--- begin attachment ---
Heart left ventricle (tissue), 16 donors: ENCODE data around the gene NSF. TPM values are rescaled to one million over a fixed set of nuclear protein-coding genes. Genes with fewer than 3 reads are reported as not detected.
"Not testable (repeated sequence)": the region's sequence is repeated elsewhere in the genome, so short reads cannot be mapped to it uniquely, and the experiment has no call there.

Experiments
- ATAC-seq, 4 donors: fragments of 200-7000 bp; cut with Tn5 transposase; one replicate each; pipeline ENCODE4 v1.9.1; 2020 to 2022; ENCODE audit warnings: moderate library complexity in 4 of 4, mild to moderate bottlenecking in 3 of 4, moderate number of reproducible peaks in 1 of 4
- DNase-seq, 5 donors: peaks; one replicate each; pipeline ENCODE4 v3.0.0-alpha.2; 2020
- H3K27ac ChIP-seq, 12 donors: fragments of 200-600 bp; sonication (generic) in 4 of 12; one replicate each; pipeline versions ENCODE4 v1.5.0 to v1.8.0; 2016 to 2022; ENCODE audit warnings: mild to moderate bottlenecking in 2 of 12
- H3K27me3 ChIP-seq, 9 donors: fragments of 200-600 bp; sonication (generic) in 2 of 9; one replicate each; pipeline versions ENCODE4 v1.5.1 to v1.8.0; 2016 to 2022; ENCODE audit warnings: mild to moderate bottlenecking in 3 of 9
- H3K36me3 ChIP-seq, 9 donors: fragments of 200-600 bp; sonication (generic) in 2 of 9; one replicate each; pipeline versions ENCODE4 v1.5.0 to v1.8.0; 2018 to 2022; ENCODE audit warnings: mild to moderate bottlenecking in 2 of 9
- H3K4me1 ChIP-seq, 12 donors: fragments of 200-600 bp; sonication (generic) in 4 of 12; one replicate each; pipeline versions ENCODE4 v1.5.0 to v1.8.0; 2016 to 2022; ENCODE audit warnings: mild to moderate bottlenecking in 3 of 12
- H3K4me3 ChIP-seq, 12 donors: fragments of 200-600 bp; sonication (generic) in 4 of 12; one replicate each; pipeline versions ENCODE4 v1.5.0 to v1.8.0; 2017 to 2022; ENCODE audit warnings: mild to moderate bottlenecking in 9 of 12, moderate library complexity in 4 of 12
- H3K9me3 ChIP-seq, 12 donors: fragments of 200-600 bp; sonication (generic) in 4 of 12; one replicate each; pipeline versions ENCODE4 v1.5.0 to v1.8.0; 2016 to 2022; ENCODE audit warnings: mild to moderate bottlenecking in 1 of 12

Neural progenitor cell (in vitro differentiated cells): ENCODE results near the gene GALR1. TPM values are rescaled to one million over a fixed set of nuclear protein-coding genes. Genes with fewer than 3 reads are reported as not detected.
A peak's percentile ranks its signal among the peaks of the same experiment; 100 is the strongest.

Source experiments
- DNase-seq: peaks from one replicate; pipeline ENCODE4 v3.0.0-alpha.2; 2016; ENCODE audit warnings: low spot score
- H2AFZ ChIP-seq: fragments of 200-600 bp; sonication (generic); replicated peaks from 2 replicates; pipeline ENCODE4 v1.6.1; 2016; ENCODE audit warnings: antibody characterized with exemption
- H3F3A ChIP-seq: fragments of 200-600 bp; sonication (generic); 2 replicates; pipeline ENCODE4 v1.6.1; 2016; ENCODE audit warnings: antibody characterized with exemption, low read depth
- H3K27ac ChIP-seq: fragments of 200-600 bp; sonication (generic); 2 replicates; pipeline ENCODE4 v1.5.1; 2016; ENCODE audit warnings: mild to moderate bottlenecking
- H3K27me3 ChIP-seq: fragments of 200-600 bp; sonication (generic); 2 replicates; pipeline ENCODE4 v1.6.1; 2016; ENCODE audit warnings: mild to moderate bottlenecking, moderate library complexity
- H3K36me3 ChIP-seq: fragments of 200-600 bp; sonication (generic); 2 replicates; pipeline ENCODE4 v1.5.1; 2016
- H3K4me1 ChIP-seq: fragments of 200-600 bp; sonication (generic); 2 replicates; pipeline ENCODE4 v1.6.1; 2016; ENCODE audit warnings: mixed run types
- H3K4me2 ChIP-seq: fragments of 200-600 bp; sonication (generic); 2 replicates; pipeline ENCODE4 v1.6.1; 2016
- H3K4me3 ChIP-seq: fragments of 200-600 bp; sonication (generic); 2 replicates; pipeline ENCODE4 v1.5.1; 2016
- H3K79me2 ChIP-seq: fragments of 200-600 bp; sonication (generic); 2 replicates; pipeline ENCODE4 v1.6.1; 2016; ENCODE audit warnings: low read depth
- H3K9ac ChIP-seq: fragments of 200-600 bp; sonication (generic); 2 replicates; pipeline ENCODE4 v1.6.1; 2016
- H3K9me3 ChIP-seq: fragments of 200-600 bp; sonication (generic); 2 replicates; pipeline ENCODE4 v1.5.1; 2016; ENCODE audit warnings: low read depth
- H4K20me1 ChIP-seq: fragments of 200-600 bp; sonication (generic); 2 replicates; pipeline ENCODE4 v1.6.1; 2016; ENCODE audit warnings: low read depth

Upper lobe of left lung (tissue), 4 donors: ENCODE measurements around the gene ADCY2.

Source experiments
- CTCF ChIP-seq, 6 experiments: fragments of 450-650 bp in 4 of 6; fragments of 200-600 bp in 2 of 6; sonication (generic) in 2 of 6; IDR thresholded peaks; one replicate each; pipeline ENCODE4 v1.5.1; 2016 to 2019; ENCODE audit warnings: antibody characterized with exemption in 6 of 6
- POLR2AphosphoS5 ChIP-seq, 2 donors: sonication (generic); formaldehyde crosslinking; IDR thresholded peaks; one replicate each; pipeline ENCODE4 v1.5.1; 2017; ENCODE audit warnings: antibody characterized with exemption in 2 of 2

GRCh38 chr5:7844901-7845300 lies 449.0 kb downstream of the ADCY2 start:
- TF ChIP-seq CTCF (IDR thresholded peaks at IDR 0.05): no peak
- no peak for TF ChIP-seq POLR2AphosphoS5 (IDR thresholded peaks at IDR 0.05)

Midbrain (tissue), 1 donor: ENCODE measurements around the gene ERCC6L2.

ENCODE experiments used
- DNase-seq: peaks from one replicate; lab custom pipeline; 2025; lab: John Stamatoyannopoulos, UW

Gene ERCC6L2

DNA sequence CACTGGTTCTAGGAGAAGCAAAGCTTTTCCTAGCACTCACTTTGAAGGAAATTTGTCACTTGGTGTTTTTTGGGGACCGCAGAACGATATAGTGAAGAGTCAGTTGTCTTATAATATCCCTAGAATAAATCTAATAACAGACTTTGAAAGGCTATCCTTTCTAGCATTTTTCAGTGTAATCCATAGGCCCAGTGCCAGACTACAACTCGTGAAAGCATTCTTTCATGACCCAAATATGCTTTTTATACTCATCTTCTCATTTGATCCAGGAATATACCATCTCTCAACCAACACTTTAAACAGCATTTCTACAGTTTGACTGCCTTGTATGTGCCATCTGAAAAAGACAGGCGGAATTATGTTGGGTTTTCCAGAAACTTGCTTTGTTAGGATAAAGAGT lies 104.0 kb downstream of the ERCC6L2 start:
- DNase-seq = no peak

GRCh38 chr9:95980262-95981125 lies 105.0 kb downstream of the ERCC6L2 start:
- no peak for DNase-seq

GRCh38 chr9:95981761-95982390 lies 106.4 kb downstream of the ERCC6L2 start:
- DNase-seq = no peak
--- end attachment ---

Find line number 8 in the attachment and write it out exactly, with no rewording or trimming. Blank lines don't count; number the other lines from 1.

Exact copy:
- H3K36me3 ChIP-seq, 9 donors: fragments of 200-600 bp; sonication (generic) in 2 of 9; one replicate each; pipeline versions ENCODE4 v1.5.0 to v1.8.0; 2018 to 2022; ENCODE audit warnings: mild to moderate bottlenecking in 2 of 9